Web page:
So I figured I’ll, I’ll come up with a different name. Um, so yeah, The Quiet Paintbrush it’s it’s I guess that’s like my self-image like, I’m kind of, I feel like I’m a quiet, kind of a quiet person. I’m sort of soft-spoken and my default is to not talk a lot. Like if I…

I can kind of press myself and become more talkative, but, um, given my, you know, left to my own devices, I will just sort of sit quietly and think about the world and, you know, ponder under what’s happening.

Um, and then, you know, I just see, I kind of picture myself as a paintbrush that just kind of quietly eats away and, you know, sort of melts into the, into the paper.

Roberta Fallon: [00:16:12] Okay. Um, I will mention though, you’re not a monk in a cave and you are an elementary school teacher at the moment. So I think a lot of words are coming out of your mouth these days. (Roberta laughs)

Bryan Warner: [00:16:26] Yes, yes, yes. Sometimes the same word over and over, (Roberta laughs) depending on, depending on how things are going. Um, but yeah. Yeah. It’s. You know, in, yeah. I definitely talk more when I’m in, in class and there’s like, uh, you know, I have to put on a show to a certain extent, but yeah, I, I guess in general, I’m, I’m a quiet person, so,

Roberta Fallon: [00:16:51] Well, let’s talk about teaching and get into that a little bit.

You told me that you used to teach adjunct to college students for about 10 years, and then you just gave that up. It was like, Been there done that. So talk, talk to me about that story a little bit and how you wound up teaching elementary school.
Bryan Warner: [00:17:13] Yeah. Yeah. I, I taught, um, as an adjunct for, you know, like, I, I hadn’t done a lot of teaching before.

Um, I went to grad school and part of our, like the scholarship was to teach. So I taught and I, I actually liked it. So I was like, Oh, this is cool. So I started teaching after school and. That, you know, as an adjunct, it was, it was a grind. Like it was, it was hard. Like I would teach, you know, maybe four or five classes a semester.

And then I also would work, um, as like a banquet service. So I would do like catering on the weekends and eventually it just kind of, it caught up with me like my body, um, you know, like just health wise. Like I wasn’t able to like maintain that kind of a, um, a schedule. And I needed something that was more stable, like after my daughter was born, um, you know, I just kinda decided I needed something different and I still liked teaching and being around my daughter, I realized that, you know, like little kids are fun.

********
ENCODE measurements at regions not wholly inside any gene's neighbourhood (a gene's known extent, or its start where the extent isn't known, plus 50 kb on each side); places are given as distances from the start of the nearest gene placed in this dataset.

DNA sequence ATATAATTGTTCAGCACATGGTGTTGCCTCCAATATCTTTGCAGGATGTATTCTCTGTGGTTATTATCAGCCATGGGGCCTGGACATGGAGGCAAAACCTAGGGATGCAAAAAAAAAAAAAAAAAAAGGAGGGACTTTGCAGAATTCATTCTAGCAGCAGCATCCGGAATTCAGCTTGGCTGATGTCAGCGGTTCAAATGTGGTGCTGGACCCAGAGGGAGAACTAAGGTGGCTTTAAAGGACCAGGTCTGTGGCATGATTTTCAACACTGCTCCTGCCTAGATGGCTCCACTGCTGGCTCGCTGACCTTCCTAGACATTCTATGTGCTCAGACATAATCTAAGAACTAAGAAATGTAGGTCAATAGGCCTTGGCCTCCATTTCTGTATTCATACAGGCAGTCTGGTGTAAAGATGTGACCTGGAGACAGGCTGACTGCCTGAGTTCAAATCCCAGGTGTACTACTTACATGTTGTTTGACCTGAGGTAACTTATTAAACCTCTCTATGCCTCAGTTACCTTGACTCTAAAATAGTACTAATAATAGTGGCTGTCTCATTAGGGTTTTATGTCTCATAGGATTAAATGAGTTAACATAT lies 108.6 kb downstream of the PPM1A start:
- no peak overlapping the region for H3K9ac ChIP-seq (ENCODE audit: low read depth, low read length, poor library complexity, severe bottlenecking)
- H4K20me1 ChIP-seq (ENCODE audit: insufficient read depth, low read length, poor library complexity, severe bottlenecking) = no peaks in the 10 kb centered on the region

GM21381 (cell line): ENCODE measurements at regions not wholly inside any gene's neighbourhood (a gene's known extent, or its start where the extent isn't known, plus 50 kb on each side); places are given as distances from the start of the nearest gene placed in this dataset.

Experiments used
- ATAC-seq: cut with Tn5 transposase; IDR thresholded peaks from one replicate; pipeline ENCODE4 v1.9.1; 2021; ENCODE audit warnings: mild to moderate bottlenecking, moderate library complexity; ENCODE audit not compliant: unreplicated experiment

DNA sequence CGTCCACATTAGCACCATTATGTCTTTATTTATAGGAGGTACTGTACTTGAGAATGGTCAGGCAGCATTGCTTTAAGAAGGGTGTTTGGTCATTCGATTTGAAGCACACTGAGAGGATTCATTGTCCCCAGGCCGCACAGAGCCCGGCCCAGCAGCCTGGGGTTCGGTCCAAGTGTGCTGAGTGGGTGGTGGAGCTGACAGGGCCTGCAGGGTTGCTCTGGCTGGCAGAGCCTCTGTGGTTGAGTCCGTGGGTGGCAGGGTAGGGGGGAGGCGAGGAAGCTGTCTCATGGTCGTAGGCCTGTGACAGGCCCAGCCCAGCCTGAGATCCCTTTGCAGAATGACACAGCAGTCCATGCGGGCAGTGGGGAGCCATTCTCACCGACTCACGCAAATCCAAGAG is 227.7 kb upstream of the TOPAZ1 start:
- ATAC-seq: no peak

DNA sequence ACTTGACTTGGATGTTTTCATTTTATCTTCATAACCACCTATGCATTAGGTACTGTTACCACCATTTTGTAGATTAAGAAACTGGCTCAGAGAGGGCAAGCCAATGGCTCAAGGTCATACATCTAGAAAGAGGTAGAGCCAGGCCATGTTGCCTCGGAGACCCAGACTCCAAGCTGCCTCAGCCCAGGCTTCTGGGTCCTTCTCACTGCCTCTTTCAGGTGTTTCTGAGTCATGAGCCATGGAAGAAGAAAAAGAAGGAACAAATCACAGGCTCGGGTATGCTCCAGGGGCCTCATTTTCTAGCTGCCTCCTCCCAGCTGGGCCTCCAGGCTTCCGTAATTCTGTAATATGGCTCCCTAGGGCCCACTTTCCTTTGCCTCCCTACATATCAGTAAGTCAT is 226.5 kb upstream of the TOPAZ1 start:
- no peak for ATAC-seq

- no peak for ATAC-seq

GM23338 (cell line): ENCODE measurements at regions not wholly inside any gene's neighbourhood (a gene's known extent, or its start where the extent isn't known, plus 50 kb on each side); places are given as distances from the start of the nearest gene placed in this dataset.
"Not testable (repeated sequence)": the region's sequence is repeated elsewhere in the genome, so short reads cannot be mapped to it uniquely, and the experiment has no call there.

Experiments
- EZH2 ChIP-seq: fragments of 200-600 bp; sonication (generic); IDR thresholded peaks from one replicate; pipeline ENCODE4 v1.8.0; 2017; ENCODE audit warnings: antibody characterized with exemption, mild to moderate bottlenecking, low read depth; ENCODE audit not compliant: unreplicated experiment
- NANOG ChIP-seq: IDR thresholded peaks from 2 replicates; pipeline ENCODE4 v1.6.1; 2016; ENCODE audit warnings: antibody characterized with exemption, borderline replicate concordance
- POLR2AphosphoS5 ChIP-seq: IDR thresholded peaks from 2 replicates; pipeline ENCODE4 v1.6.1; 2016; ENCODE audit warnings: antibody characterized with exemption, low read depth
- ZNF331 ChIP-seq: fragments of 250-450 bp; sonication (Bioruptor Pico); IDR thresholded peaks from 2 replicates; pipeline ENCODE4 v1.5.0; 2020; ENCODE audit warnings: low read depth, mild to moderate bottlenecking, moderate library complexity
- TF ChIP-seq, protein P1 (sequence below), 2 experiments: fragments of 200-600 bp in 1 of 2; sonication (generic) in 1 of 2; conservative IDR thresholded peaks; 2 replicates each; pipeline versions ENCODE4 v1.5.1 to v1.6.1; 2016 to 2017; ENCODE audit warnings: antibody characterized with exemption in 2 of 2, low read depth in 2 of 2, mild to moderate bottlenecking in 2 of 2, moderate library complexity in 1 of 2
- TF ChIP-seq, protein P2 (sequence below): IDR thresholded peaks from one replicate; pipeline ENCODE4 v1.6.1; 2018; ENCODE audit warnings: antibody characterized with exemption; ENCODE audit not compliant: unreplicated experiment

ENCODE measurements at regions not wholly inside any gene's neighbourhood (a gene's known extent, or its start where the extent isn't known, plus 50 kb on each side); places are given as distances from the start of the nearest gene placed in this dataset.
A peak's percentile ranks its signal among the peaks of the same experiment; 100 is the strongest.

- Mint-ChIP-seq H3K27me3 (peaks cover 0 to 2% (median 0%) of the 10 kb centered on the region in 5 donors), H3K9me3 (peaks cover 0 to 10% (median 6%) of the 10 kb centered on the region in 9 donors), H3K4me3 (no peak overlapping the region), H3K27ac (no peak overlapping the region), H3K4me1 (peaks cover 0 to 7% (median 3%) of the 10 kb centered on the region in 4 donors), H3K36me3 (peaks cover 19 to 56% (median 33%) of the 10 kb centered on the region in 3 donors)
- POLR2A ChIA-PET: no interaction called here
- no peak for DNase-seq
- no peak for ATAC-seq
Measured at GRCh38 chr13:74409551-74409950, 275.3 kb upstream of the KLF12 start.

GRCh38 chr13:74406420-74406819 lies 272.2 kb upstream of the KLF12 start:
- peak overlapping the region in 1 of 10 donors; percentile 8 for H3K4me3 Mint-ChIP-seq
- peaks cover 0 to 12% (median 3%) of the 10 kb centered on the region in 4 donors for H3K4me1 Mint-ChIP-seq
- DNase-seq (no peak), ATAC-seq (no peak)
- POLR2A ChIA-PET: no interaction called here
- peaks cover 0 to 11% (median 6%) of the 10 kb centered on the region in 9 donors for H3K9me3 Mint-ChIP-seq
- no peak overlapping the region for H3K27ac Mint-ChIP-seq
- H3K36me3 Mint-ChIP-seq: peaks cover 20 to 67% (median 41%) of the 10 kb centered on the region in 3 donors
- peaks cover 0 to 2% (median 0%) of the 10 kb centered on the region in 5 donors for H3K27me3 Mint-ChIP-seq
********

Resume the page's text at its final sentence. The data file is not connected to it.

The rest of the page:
So I thought, well, maybe I’ll try elementary school. Like I went and got my certification to teach elementary school and. Now. Yeah. Like it feels I, I made the right choice. Like I, I, um, yeah, it’s sometimes I think to myself, like, I can’t believe they’re paying me to do this. Like, you know, I get to make art.
I get to make art with kids and, you know, they they’re. Yeah. It’s just amazing. So,

Roberta Fallon: [00:18:44] How’s it been this year though? I would think it’s just, it’s very frustrating and trying, cause you’re not really with them, with them, making art?

Bryan Warner: [00:18:53] Yeah. Yeah. It, it, it’s hard. Like there’s in the beginning, we were all remote where I teach.

So like all the kids were on the screen and that was hard, but I started to feel like, um, you know, like there were advantages to it, like. You know, like I could have everybody share their artwork and we could do that in like five or 10 minutes. So everybody had a chance to like show off what they were doing, but then also, you know, like there’s things where, you know, like little things, like if, if a kid is.
You know, like if they need help and they’re kind of getting frustrated, you know, I can kind of like quietly go over and help them. Whereas now if someone needs help, I have to say, Hey, you know, Hey Johnny, let’s look at me. And then everybody’s kind of like, Oh, what what’s going on? So it’s that kind of like subtle part of it is sort of lost.

Um, so that was, that was hard. And that’s still hard. Like, you know, like I now we’re, we are hybrid. So we have kids in the classroom, like. Between 10 and maybe 10 and 15, 10 and 17 kids in the classroom. And then we still have some kids who are at home that are remote. So there’s like a little bit of juggling, um, involved with that.

Roberta Fallon: [00:20:08] Are you remote?

Bryan Warner: [00:20:10] So I, I will be in the classroom, so I go into the classroom, so we’re on a cart. So we push our carts to each classroom and I bring my art materials. Um, it’s funny, like I have all these, like, Like every week I come up with a new idea to like, get the class started. So like, I started to like make a video and I’ll like, give the directions as a video.

And I run around the room and I give everybody their art supplies and then we clean up and we, we play a game so that we can play clean up as fast as possible. And, um, and then I go over to the next class. So yeah, it’s like a little, like a little clown car circus thing where my cart just like (Roberta laughs) I unload lots of things. And there’s more and more art supplies coming out.